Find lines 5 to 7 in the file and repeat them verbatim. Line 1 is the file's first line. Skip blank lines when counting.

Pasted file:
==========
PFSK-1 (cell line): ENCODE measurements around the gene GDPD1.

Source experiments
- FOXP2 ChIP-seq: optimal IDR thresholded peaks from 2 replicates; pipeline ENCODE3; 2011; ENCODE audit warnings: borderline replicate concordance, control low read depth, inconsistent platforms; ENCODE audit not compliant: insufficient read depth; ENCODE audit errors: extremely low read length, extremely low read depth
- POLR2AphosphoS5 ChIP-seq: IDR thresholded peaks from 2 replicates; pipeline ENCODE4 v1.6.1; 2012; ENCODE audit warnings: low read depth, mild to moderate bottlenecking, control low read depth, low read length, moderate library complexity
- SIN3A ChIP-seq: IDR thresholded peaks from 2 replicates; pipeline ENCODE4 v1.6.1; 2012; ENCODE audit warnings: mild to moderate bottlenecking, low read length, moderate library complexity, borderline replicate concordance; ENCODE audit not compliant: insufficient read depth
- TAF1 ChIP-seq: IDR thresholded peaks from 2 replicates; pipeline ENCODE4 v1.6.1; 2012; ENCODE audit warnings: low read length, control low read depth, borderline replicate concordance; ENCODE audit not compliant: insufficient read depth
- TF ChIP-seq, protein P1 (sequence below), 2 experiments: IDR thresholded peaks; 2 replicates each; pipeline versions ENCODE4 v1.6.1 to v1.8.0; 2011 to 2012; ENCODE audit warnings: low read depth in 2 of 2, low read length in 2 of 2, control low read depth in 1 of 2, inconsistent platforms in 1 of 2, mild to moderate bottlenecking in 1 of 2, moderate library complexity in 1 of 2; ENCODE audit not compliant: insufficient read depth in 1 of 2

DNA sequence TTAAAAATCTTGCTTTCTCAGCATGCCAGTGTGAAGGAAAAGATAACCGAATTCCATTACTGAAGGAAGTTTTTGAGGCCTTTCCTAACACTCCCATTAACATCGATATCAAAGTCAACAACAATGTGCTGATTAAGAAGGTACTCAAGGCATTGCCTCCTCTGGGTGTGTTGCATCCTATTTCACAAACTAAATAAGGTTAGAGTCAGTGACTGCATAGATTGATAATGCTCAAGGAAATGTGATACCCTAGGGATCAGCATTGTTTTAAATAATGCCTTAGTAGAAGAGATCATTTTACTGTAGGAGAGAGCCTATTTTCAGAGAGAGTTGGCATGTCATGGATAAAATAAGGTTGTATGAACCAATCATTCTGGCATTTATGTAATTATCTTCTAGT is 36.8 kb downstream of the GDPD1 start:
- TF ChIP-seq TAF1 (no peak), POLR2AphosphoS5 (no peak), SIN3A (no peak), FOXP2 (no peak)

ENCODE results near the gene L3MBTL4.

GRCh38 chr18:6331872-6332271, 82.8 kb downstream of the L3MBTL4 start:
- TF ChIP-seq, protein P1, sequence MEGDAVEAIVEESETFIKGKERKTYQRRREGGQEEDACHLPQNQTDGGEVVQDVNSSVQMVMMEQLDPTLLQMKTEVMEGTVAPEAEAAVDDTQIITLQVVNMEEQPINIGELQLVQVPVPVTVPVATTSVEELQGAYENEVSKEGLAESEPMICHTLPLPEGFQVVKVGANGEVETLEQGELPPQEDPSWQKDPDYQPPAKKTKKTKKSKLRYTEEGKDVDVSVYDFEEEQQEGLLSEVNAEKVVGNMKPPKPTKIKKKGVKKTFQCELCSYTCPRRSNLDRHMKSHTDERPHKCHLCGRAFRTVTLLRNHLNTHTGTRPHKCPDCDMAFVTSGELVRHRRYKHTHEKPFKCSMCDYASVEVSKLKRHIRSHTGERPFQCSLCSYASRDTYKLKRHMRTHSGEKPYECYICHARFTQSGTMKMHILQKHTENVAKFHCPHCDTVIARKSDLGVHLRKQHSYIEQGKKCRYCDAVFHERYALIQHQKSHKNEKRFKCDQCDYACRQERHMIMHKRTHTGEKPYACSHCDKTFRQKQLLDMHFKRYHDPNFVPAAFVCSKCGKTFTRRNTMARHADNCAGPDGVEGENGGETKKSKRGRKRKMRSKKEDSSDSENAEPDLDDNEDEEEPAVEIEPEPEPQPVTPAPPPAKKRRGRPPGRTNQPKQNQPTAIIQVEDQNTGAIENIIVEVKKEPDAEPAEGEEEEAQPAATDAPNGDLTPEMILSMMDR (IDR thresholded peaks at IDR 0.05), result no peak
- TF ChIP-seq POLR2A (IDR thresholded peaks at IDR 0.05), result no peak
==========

- SIN3A ChIP-seq: IDR thresholded peaks from 2 replicates; pipeline ENCODE4 v1.6.1; 2012; ENCODE audit warnings: mild to moderate bottlenecking, low read length, moderate library complexity, borderline replicate concordance; ENCODE audit not compliant: insufficient read depth
- TAF1 ChIP-seq: IDR thresholded peaks from 2 replicates; pipeline ENCODE4 v1.6.1; 2012; ENCODE audit warnings: low read length, control low read depth, borderline replicate concordance; ENCODE audit not compliant: insufficient read depth
- TF ChIP-seq, protein P1 (sequence below), 2 experiments: IDR thresholded peaks; 2 replicates each; pipeline versions ENCODE4 v1.6.1 to v1.8.0; 2011 to 2012; ENCODE audit warnings: low read depth in 2 of 2, low read length in 2 of 2, control low read depth in 1 of 2, inconsistent platforms in 1 of 2, mild to moderate bottlenecking in 1 of 2, moderate library complexity in 1 of 2; ENCODE audit not compliant: insufficient read depth in 1 of 2